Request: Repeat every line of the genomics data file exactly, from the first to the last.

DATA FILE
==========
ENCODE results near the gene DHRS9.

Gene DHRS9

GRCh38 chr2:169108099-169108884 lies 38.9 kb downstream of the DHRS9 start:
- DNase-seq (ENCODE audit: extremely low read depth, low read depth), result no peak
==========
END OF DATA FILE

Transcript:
ENCODE results near the gene DHRS9.

Gene DHRS9

GRCh38 chr2:169108099-169108884 lies 38.9 kb downstream of the DHRS9 start:
- DNase-seq (ENCODE audit: extremely low read depth, low read depth), result no peak